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Showing Hospitality

Dear friend, you are faithful in what you are doing for the brothers and sisters, even though they are strangers to you. They have told the church about your love. Please send them on their way in a manner that honors God. It was for the sake of the Name that they went out, receiving no help from the pagans.  We ought therefore to show hospitality to such people so that we may work together for the truth.”
(3 John 5-8 NIV)

John continues the commendation of his friend and ministry partner Gaius.

As the church at large grew and the Good News of Jesus Christ was spreading, a number of people were going out as missionaries, following Jesus’ command to share the Gospel to the world.  As these missionaries ventured out, some of them were passing through the town where Gaius lived.

John commends Gaius for showing hospitality to these brothers and sisters in Christ, even though Gaius did not know them until they arrived on his doorstep.  The Greek word John uses for “hospitality” means “to receive”, or “to welcome”.  Our modern interpretation and usage of “hospitality” often implies entertaining guests – as in a social visit.  John was commending Gaius for welcoming these travelers in, providing for their basic needs with a place to stay and a meal.

Just to put this in perspective, the folks in John’s day did not have phones or online bookings.  They did have courier service (prior to mail delivery), so if the travelers were well-organized and had extra funds, then could send a letter to Gaius, letting him know they would arrive on such and such a day.  However, that was the exception rather than the rule.  Most of these folks would show up on Gaius’ doorstep unannounced, weary after a long day’s journey.

A lot of these folks going out on their short-term mission trips were regular folks who worked hard and did not have much spare cash.  Being able to spend the night at a friend of a friend like Gaius was a huge help for them.  Gaius ministered to these folks out of love for the Lord, and not out of obligation.

As noted earlier, Gaius provided a place to stay, and a meal for these traveling missionaries.  John thanked and reminded Gaius to continue sending these folks “on their way” in such a manner that it honored God.  What does that phrase “send them on their way” mean?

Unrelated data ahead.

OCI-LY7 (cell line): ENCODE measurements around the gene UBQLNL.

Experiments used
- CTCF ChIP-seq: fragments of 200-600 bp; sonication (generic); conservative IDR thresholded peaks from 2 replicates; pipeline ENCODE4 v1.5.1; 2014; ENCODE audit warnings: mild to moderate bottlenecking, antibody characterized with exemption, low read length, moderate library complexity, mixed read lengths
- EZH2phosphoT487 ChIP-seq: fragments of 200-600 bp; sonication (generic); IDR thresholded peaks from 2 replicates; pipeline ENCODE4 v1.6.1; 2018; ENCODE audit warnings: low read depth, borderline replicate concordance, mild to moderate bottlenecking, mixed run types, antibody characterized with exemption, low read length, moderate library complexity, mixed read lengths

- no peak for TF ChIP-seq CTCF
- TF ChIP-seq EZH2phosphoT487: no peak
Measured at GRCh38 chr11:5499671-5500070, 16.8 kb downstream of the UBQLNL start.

Typically, this meant two things:

  • Providing for peoples’ needs during their next day of journey (food, water, maybe a little cash for needs along the trip)
  • Escorting them (walking with them) for part of the journey, possibly to the end of the town where Gaius lived, or maybe even to the next little town along the way.

In essence, John is commending Gaius for his love for these missionaries, and encouraging Gaius to treat them as if they were the Lord Himself.  John is reminding Gaius that by providing hospitality to these travelers, he (Gaius) is a partner in their missions effort and truth.

So what does that look like in our day?  Surprisingly, not a whole lot different than in John’s day.  We still can provide hospitality to those who are ministering the Gospel – a place to stay on their journey, a meal, encouragement, help with basic needs… pretty straightforward.  And all done with an attitude of love for the Lord and for the traveler.

The next time an opportunity comes your way (either planned or last-minute) to host and encourage those ministering the Gospel, don’t worry about entertaining them or having your house “perfect” – just love on them and care for their needs.  You will be surprised by what a joy it is to do so, and you will have made a new friend along the way.


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